VCLH Egg Pictures
Various States of VCLH Eggs
While Virginia creeper leafhopper egg clusters can be seen with the naked eye, in order to determine their status it is best to use a dissecting microscope with back lighting. What follows is a series of images that depict the various states of VCLH eggs.
VCLH eggs are typically deposited in clusters of 2-10 eggs, although they can be deposited singly. The VCLH coats the eggs with a substance called "brochosomes" which acts as protection for the eggs against predators, parasitoids and even other leafhoppers. Below are pictures of healthy, unparasitized VCLH eggs.
When the VCLH egg has completed development, the nymph will make a small tear along the edge of the egg and emerge through this space.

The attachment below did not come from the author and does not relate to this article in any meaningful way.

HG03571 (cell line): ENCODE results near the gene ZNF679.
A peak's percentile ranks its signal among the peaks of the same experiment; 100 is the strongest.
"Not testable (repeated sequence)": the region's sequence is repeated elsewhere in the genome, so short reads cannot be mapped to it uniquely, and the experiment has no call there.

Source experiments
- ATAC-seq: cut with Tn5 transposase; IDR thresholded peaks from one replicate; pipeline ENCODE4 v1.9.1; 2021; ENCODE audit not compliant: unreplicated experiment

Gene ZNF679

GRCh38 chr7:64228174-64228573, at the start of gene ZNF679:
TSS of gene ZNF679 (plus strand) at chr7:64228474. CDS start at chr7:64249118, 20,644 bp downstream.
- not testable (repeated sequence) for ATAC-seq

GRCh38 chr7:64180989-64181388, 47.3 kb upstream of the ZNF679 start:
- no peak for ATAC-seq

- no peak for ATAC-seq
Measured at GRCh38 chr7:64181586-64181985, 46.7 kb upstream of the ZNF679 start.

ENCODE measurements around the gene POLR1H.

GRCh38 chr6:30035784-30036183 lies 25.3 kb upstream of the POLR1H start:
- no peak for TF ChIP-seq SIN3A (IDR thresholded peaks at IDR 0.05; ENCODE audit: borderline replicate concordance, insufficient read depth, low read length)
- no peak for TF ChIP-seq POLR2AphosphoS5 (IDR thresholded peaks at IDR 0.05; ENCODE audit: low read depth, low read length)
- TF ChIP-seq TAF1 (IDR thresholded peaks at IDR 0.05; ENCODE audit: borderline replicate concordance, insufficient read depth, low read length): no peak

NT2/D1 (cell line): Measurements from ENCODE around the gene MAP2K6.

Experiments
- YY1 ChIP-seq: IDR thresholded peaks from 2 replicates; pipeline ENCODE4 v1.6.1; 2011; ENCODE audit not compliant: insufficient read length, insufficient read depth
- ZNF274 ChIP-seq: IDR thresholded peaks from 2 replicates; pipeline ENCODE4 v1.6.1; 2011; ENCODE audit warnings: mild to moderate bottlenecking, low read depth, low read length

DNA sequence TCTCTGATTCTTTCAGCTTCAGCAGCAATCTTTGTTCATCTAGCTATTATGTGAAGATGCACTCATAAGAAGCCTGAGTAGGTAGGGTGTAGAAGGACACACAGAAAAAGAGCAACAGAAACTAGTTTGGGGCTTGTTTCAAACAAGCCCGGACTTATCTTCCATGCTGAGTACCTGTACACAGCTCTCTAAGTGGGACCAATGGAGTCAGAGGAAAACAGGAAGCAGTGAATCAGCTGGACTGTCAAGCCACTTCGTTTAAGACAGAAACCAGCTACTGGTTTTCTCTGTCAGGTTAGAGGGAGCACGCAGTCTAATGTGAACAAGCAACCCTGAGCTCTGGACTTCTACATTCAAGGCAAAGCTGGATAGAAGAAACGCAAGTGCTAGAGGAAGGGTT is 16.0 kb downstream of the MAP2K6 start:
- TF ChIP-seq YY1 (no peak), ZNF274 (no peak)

The key natural enemy of VCLH is Anagrus daanei, which is a small parasitoid (click for video) that lays its eggs inside of the eggs of VCLH. Once inside the VCLH egg, the Anagrus daanei larva consumes the contents of the VCLH egg and then completes its development inside the "shell" of the egg. You can see a video of Anagrus daanei parasitizing VCLH eggs here (click on link)
In contrast to VCLH nymphs, which emerge through a small tear along the side of the egg, the adult Anagrus daanei will chew a hole in the top of the egg and emerge upward through this opening. Click here to see a video of Anagrus daanei emerging from a VCLH egg.
Sometimes healthy, unparasitized VCLH eggs fail to develop. This is most likely due to incomplete egg deposition by the adult VCLH.